'pro' of separately incorporating GSO

On October 23, 1993, two presentations were made to the General Service Board by two Regional Trustees'; one from the Northeast Region and the other from the Southwest Region. They were the pro's and con's of 'Separately Incorporating GSO." Southwest Regional Trustee and AAWS Chairman (when presentation was written in 1993) An interesting aside: Just two years prior, this Trustee voted for Michael Alexander's proposal. The second presentation, the pro side of separately incorporating GSO is as follows:

 Ladies and gentlemen, thank you for the opportunity to express a few remarks regarding our General Service Board and its wholly owned Service Entities, that is, A.A.W.S.,Inc. and the A.A. Grapevine, Inc. What I am to propose might appear radical to some, however, it is an area that has been addressed several times recently.

 What I propose is the incorporation of the General Service Office as a third wholly owned entity of the General Service Board. This is not a new idea as similar reorganizing actions have been proposed and discussed in the past. This proposal should not be confused with the proposal presented at the General Service Conference in 1992. That proposal, that a committee of Trustees directly manage GSO/AAWS on an experimental basis for nine months. That proposal was perceived as contrary to the Eighth Concept by that Conference and the proposal was defeated.

 The formation of a new corporation by the General Service Board is allowed under its By-Laws. I quote, "The General Service Board may set up new corporate bodies to serve the purposes of Alcoholics Anonymous, provided the General Service Board shall own all of the capital stock of such corporate bodies, and if such corporate body is a membership corporation....The General Service Board is expected to refrain from forming any new corporation if a majority of the Conference Delegates shall disapprove of its formation."

 Our inventories, taken as a result of the Theme of the 1993 General Service Conference, "AA Takes Its Inventory-The General Service Conference Structure" seems to have one common thread running through it and that is communication or the lack thereof. In the Ninth Concept, Bill W. states, "Good leadership cannot function well in a poorly designed structure. But weak leadership can hardly function at all, even in the best of structures." Assuming then our leadership is adequate to the need, we must look to the structure.

 I doubt that Bill W., even with his magnificent vision, could have foreseen the complexities that would be visited on A.A. World Services, Inc. However, Bill did warn, in Concept VIII, "Whenever we concentrate money, we shall inevitable create the temptation for the exercise of too much executive authority. We should strenuously avoid placing too much money or too much authority in any one service entity...There is always a powerful connection between money and authority." Our publishing operation has become a considerable portion of the A.A.W.S. effort. In the last two Conferences, 50% of all Advisory Actions were actions carried out by the publishing division of AAWS. Such is the magnitude of our literature. Since Group Services, in part, relies on money from publishing to cover the shortfall of group contributions, one can see where authority (power) can follow money. Thus, where does the authority flow when A.A.W.S. holds the purse strings for the General Service Board due to literature revenue and also handles the group funds? Does the authority come from the General Service Board who has the stated authority or from the ones who control the funds necessary to carry out activities - A.A.W.S.?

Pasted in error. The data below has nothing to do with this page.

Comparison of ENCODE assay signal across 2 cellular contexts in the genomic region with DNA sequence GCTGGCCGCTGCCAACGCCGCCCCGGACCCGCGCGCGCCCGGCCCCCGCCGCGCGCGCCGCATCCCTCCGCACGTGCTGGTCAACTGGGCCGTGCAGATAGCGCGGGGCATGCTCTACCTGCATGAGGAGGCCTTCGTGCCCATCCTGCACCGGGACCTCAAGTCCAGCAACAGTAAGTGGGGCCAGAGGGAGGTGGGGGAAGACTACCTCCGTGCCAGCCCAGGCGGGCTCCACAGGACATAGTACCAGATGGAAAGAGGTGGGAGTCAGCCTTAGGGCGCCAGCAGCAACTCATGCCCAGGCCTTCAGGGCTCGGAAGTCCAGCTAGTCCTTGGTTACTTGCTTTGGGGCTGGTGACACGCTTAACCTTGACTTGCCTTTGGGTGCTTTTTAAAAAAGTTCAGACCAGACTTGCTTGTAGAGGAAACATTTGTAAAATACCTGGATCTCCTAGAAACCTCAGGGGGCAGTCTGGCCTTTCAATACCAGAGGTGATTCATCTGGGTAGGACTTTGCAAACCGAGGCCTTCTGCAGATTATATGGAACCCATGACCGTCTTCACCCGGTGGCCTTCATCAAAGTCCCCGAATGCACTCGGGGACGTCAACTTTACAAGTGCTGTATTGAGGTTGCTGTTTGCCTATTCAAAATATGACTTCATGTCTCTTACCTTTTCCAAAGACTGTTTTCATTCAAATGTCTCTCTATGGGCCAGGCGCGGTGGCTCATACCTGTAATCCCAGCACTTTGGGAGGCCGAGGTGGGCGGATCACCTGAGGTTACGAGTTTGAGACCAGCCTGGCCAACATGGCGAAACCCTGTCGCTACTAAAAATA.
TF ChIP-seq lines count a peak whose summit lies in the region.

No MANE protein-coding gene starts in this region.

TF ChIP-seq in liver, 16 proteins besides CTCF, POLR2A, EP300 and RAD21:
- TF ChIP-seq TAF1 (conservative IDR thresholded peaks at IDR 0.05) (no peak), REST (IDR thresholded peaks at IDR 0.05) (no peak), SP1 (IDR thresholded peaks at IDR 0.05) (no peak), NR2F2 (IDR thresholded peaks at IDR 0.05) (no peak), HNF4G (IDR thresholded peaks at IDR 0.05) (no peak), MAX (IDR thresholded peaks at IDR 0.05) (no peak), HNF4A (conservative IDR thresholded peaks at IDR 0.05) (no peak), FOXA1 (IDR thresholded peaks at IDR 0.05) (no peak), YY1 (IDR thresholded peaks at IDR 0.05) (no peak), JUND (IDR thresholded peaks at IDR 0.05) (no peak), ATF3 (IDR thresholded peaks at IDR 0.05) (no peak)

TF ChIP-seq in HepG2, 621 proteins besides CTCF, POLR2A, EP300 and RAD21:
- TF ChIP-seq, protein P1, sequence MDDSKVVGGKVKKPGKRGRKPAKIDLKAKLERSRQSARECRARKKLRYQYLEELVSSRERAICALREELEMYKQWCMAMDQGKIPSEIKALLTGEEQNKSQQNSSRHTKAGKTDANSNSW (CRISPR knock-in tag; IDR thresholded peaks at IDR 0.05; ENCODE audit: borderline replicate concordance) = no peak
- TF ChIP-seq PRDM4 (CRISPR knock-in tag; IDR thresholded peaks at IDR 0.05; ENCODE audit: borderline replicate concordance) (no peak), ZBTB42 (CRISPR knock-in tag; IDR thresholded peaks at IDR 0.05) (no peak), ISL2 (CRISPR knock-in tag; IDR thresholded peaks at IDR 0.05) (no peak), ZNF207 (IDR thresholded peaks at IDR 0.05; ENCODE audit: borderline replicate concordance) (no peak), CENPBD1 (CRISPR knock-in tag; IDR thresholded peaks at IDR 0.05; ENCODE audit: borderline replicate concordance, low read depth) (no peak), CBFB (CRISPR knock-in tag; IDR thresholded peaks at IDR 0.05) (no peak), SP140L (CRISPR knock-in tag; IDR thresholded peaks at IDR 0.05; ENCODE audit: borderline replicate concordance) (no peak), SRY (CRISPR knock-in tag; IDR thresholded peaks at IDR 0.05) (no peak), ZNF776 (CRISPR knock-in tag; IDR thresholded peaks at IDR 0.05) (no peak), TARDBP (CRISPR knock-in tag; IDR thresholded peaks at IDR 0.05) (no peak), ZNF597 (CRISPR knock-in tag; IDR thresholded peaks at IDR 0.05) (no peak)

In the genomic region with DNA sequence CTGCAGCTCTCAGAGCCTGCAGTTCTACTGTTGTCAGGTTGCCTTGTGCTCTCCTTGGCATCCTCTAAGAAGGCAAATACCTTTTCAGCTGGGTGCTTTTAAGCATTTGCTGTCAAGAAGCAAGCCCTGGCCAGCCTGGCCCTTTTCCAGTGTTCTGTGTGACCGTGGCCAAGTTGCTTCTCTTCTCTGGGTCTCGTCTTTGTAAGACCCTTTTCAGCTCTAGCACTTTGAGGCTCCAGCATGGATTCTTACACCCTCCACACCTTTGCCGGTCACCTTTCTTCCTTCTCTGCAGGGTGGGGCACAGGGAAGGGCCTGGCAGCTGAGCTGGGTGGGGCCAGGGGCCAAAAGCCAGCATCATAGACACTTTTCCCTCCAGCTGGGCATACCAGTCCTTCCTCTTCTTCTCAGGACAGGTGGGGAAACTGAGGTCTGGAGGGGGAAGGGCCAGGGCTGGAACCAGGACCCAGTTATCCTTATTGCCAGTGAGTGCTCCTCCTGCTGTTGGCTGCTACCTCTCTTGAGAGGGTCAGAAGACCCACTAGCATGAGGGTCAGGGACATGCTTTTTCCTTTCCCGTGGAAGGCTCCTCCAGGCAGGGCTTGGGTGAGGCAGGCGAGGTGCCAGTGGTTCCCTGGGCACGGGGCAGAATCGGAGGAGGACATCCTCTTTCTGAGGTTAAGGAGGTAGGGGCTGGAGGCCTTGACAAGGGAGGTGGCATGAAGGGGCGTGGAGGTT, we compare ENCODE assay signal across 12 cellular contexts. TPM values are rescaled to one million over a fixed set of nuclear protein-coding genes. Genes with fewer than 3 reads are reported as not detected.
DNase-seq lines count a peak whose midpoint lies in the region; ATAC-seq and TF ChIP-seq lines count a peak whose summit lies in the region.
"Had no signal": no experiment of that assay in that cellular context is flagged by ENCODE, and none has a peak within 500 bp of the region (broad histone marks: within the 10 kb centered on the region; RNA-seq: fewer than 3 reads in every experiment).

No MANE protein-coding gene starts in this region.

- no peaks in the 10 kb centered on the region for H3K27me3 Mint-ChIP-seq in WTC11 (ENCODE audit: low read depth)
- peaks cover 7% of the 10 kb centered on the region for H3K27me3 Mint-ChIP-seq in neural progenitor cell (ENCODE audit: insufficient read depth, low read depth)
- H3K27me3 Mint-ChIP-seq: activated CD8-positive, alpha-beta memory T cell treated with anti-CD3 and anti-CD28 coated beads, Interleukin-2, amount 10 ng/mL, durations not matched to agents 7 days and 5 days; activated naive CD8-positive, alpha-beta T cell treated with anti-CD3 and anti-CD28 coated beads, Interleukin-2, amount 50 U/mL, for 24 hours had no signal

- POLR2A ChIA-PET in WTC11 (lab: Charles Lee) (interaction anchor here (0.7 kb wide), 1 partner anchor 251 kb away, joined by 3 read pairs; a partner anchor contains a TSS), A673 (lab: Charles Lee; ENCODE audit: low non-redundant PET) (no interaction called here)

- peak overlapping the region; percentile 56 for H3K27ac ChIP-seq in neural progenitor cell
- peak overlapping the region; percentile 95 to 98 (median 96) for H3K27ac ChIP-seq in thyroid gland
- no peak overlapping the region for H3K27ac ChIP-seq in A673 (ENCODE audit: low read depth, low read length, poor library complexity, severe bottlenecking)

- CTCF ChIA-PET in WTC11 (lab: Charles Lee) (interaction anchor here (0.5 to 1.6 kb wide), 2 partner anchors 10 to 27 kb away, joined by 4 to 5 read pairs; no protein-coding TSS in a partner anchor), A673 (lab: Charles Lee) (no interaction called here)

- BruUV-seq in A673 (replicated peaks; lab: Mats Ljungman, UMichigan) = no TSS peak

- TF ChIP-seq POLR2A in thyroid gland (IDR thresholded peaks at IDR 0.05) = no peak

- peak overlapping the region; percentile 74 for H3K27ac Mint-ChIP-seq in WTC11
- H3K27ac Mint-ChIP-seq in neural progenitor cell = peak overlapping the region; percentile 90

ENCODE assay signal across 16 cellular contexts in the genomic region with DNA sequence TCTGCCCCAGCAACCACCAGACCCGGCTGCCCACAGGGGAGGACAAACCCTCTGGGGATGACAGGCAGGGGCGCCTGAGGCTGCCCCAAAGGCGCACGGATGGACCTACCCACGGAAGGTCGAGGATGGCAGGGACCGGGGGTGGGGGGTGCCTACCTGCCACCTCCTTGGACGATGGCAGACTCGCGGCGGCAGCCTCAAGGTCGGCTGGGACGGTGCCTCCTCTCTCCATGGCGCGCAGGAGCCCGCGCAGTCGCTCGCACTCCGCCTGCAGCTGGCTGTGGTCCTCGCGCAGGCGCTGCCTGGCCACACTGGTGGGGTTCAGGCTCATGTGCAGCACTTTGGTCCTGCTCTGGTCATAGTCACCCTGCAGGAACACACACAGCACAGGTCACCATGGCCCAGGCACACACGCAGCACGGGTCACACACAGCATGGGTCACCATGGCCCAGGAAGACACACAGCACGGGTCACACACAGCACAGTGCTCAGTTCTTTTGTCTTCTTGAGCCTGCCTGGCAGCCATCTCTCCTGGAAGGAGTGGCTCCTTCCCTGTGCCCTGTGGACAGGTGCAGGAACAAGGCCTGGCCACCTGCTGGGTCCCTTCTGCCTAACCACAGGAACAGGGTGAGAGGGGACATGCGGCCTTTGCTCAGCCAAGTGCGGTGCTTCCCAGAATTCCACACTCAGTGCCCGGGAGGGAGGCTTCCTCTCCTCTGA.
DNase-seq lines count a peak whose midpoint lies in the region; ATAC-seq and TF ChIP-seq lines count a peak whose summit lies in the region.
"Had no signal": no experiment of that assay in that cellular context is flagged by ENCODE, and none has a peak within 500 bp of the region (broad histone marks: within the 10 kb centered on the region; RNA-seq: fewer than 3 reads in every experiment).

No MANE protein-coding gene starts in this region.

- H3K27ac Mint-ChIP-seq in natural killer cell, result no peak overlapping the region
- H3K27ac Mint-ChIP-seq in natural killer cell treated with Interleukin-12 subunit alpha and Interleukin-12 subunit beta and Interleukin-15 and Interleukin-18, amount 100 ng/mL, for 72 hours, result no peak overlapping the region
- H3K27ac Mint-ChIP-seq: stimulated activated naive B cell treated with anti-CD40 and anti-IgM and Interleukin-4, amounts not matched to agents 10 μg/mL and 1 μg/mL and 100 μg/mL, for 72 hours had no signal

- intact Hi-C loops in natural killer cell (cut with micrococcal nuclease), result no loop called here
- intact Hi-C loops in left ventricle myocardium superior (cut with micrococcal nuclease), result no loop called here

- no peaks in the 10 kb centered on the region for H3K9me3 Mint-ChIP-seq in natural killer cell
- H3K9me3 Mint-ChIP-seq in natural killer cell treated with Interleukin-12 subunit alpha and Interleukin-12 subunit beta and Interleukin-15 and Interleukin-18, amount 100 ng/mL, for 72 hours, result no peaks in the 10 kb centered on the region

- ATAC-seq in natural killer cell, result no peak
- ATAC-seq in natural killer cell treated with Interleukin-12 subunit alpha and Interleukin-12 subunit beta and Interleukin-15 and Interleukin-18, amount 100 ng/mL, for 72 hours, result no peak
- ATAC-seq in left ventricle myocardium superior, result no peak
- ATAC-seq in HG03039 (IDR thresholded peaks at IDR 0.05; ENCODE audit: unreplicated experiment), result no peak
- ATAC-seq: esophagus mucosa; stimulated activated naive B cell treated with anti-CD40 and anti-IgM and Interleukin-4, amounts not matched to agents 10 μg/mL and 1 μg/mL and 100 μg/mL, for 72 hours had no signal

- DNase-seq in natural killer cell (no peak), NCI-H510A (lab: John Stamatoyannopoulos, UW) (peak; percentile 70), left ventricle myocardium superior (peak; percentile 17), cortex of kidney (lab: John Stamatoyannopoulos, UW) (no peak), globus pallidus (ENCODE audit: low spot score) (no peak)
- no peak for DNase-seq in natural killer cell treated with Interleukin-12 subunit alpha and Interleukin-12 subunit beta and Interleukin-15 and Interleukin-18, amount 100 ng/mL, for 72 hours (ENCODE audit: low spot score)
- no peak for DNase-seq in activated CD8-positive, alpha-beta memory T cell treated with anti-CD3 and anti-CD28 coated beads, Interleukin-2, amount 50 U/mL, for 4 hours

Because of the nature of the problems facing A.A.W.S., policy decisions have been made in recent years which, perhaps, should have been in the purview of the General Service Board. The General Service Board is responsible for the work of the General Service Board. To that end, service corporations should behave like service corporations. We have been and are now still struggling to find solutions to some of these policy decisions that have been made by A.A.W.S. Our current litigation issue comes to mind. An issue such as this has come about as a result of placing too much responsibility in one service entity. When no one is taking responsibility for policy issues, someone must make these decisions. It is not all the fault of A.A.W.S., per se, but the fault of a structure that has placed too much authority and responsibility there.

 As a result of the increasing focus of A.A.W.S. on publishing, the General Service Office has been lost under the publishing umbrella. GSO is the focal point for the Fellowship of Alcoholics Anonymous. We need to make GSO more visible to the Fellowship and in closer proximity to the General Service Board.